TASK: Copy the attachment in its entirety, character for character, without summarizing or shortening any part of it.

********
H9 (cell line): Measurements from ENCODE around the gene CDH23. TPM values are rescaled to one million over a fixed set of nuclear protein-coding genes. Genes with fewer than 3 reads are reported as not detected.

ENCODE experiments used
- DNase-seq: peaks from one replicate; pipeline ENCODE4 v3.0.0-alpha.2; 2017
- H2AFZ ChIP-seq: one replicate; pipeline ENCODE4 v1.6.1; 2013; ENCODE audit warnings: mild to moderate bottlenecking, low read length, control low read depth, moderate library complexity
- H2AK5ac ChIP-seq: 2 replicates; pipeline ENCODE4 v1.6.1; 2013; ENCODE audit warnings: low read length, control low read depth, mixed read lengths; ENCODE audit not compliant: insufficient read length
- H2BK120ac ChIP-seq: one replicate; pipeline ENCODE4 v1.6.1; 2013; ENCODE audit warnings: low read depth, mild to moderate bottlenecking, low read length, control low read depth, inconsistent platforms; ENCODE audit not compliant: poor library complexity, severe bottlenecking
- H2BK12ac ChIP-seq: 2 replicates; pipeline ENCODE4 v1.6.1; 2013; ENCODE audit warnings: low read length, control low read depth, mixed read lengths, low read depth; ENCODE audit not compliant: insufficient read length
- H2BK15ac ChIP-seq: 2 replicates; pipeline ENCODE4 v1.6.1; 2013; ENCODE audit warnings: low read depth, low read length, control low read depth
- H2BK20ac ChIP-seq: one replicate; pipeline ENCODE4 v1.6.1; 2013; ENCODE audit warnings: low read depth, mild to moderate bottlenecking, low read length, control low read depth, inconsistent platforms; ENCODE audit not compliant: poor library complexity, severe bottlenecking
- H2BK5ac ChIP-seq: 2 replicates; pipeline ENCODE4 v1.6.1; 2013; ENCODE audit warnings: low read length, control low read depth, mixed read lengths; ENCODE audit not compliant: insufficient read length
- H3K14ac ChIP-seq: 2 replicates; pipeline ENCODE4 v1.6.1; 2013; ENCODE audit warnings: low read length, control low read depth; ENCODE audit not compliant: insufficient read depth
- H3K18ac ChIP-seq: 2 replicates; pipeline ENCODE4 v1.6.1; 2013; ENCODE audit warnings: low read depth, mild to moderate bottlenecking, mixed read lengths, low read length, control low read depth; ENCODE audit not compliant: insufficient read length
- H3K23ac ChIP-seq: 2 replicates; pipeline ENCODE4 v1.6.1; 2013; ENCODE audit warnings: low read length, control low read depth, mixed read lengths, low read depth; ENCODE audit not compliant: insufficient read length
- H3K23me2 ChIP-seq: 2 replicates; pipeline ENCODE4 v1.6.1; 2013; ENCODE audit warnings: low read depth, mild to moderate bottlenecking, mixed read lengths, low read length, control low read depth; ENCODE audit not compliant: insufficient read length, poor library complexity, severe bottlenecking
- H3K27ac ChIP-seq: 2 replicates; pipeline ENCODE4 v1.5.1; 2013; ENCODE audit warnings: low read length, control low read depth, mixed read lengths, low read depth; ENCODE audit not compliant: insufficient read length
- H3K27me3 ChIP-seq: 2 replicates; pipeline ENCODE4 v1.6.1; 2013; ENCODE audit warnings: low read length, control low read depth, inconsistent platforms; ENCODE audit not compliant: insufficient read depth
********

H9 (cell line): Measurements from ENCODE around the gene CDH23. TPM values are rescaled to one million over a fixed set of nuclear protein-coding genes. Genes with fewer than 3 reads are reported as not detected.

ENCODE experiments used
- DNase-seq: peaks from one replicate; pipeline ENCODE4 v3.0.0-alpha.2; 2017
- H2AFZ ChIP-seq: one replicate; pipeline ENCODE4 v1.6.1; 2013; ENCODE audit warnings: mild to moderate bottlenecking, low read length, control low read depth, moderate library complexity
- H2AK5ac ChIP-seq: 2 replicates; pipeline ENCODE4 v1.6.1; 2013; ENCODE audit warnings: low read length, control low read depth, mixed read lengths; ENCODE audit not compliant: insufficient read length
- H2BK120ac ChIP-seq: one replicate; pipeline ENCODE4 v1.6.1; 2013; ENCODE audit warnings: low read depth, mild to moderate bottlenecking, low read length, control low read depth, inconsistent platforms; ENCODE audit not compliant: poor library complexity, severe bottlenecking
- H2BK12ac ChIP-seq: 2 replicates; pipeline ENCODE4 v1.6.1; 2013; ENCODE audit warnings: low read length, control low read depth, mixed read lengths, low read depth; ENCODE audit not compliant: insufficient read length
- H2BK15ac ChIP-seq: 2 replicates; pipeline ENCODE4 v1.6.1; 2013; ENCODE audit warnings: low read depth, low read length, control low read depth
- H2BK20ac ChIP-seq: one replicate; pipeline ENCODE4 v1.6.1; 2013; ENCODE audit warnings: low read depth, mild to moderate bottlenecking, low read length, control low read depth, inconsistent platforms; ENCODE audit not compliant: poor library complexity, severe bottlenecking
- H2BK5ac ChIP-seq: 2 replicates; pipeline ENCODE4 v1.6.1; 2013; ENCODE audit warnings: low read length, control low read depth, mixed read lengths; ENCODE audit not compliant: insufficient read length
- H3K14ac ChIP-seq: 2 replicates; pipeline ENCODE4 v1.6.1; 2013; ENCODE audit warnings: low read length, control low read depth; ENCODE audit not compliant: insufficient read depth
- H3K18ac ChIP-seq: 2 replicates; pipeline ENCODE4 v1.6.1; 2013; ENCODE audit warnings: low read depth, mild to moderate bottlenecking, mixed read lengths, low read length, control low read depth; ENCODE audit not compliant: insufficient read length
- H3K23ac ChIP-seq: 2 replicates; pipeline ENCODE4 v1.6.1; 2013; ENCODE audit warnings: low read length, control low read depth, mixed read lengths, low read depth; ENCODE audit not compliant: insufficient read length
- H3K23me2 ChIP-seq: 2 replicates; pipeline ENCODE4 v1.6.1; 2013; ENCODE audit warnings: low read depth, mild to moderate bottlenecking, mixed read lengths, low read length, control low read depth; ENCODE audit not compliant: insufficient read length, poor library complexity, severe bottlenecking
- H3K27ac ChIP-seq: 2 replicates; pipeline ENCODE4 v1.5.1; 2013; ENCODE audit warnings: low read length, control low read depth, mixed read lengths, low read depth; ENCODE audit not compliant: insufficient read length
- H3K27me3 ChIP-seq: 2 replicates; pipeline ENCODE4 v1.6.1; 2013; ENCODE audit warnings: low read length, control low read depth, inconsistent platforms; ENCODE audit not compliant: insufficient read depth